Immediate medical advice should be sought in the event of an overdose, even if you feel well, because of the risk of delayed, serious liver damage.

4.5 Interaction with other medicinal products and other forms of interaction

The anticoagulant effect of warfarin and other coumarins may be enhanced by prolonged regular use of paracetamol with increased risk of bleeding. The hepato-toxicity of paracetamol may be potentiated by excessive intake of alcohol. The speed of absorption of paracetamol may be increased by metoclopramide or domperidone and absorption reduced by colestyramine. Pharmacological interactions involving paracetamol with a number of other drugs have been reported. These are considered to be of unlikely clinical significance in acute use at the dosage regimen proposed.

Phenylephrine should be used with caution in combination with the following drugs as interactions have been reported:

Monoamine oxidase inhibitors

(including moclobemide)

Hypertensive interactions occur between sympathomimetic amines such as phenylephrine and monoamine oxidase inhibitors (see contraindications).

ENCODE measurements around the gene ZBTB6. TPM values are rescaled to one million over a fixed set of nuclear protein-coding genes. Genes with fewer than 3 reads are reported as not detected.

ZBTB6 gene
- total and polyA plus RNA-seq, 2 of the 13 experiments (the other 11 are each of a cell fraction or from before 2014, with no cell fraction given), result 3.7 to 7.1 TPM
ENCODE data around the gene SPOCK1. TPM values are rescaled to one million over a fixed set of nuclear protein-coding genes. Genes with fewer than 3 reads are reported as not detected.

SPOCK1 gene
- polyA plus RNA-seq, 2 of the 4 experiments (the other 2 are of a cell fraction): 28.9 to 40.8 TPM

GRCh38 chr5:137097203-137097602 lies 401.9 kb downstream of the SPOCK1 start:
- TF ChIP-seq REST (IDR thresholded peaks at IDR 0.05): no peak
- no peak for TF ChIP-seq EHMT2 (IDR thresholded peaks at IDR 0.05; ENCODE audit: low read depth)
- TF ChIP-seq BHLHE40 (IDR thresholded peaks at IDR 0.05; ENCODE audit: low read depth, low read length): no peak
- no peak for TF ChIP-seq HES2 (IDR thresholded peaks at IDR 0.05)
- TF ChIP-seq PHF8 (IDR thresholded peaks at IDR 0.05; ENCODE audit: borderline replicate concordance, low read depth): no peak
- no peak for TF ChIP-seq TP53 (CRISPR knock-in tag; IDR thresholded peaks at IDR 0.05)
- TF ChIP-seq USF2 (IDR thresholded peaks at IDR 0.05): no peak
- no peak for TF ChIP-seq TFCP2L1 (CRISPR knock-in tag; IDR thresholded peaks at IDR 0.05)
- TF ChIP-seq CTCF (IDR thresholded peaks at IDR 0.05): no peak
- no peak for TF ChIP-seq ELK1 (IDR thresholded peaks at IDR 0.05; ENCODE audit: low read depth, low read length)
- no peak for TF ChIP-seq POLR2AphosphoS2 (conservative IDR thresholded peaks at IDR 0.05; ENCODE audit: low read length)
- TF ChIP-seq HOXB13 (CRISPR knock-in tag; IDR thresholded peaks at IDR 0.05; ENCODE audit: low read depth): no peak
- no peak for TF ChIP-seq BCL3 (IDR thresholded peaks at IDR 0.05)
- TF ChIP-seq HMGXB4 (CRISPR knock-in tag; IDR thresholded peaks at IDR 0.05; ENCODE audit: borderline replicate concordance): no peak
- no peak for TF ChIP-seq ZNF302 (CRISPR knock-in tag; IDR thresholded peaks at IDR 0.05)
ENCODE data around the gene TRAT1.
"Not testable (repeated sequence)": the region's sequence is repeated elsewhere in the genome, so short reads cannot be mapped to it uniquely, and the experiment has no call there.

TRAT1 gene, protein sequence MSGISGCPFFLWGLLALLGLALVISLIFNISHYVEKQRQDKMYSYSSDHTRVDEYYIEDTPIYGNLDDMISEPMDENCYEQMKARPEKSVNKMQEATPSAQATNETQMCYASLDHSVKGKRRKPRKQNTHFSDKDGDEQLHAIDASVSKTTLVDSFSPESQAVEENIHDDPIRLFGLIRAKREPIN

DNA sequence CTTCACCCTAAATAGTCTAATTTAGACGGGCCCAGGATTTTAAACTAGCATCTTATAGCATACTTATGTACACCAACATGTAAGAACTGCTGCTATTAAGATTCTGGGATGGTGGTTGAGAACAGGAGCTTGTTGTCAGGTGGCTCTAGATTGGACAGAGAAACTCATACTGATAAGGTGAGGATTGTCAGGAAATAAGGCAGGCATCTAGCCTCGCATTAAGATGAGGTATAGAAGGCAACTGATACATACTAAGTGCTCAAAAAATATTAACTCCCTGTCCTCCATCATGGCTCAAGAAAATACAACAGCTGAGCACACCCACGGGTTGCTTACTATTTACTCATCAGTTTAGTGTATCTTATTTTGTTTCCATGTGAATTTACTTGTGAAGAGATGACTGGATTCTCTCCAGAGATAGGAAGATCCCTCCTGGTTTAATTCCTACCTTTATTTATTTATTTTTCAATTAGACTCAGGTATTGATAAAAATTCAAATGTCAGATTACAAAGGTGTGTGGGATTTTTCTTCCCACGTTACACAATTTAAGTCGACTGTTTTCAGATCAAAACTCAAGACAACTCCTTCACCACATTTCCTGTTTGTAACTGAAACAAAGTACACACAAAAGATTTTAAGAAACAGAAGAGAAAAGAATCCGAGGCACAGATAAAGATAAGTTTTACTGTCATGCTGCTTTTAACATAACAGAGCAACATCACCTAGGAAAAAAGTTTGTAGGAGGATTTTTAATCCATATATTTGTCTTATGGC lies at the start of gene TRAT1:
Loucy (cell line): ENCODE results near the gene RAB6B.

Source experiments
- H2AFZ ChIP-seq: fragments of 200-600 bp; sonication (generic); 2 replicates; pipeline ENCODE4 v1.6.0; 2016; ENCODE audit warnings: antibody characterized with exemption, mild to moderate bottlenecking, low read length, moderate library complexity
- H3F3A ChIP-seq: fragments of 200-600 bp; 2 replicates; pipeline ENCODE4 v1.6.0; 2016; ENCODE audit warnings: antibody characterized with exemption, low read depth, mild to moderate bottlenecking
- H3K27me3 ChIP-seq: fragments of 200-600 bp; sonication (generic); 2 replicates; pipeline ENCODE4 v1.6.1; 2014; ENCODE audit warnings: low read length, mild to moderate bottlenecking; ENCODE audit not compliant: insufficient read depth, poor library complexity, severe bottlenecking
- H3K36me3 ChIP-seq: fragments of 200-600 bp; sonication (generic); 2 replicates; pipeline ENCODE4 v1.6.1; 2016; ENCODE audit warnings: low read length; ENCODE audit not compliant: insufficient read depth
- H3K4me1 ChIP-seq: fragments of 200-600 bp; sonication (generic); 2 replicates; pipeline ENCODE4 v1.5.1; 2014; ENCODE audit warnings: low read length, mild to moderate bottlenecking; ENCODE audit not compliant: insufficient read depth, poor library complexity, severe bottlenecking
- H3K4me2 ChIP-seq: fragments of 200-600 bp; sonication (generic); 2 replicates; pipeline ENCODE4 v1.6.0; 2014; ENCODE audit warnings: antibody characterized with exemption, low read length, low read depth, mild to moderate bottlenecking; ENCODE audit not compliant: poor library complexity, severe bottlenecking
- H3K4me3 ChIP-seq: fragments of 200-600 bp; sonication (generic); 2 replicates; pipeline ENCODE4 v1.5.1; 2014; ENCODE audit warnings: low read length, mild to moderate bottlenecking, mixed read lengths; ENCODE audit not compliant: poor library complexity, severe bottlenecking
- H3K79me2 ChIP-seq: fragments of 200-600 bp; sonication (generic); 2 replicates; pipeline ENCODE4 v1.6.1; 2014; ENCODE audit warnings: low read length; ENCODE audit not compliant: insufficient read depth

Sympathomimetic amines

Concomitant use of phenylephrine with other sympathomimetic amines can increase the risk of cardiovascular side effects.

Beta-blockers and other antihypertensives (including debrisoquine, guanethidine, reserpine, methyldopa)

Phenylephrine may reduce the efficacy of beta-blocking drugs and antihypertensive drugs. The risk of hypertension and other cardiovascular side effects may be increased.

Tricyclic antidepressants (e.g. amitriptyline)

May increase the risk of cardiovascular side effects with phenylephrine.

Ergot alkaloids

(ergotamine and methylsergide)

Increased risk of ergotism

Digoxin and cardiac glycosides

Increase the risk of irregular heartbeat or heart attack

If urine is collected within 24 hours of a dose of this product, a metabolite may cause a colour interference with laboratory determinations of 5 hydroxyindoleacetic acid (5-HIAA) and vanillymandelic acid (VMA).

4.6 Pregnancy and lactation

This product should not be used during pregnancy without medical advice.

Epidemiological studies in human pregnancy have shown no ill effects due to paracetamol used in the recommended dosage, but patients should follow the advice of their doctor regarding its use. The safety of guaiphenesin and phenylephrine during pregnancy has not been established.

Paracetamol and phenylephrine are excreted in breast milk but not in a clinically significant amount. This product should not be used whilst breast feeding without medical advice.

4.7 Effects on ability to drive and use machines

Patients should be advised not to drive or operate machinery if affected by dizziness.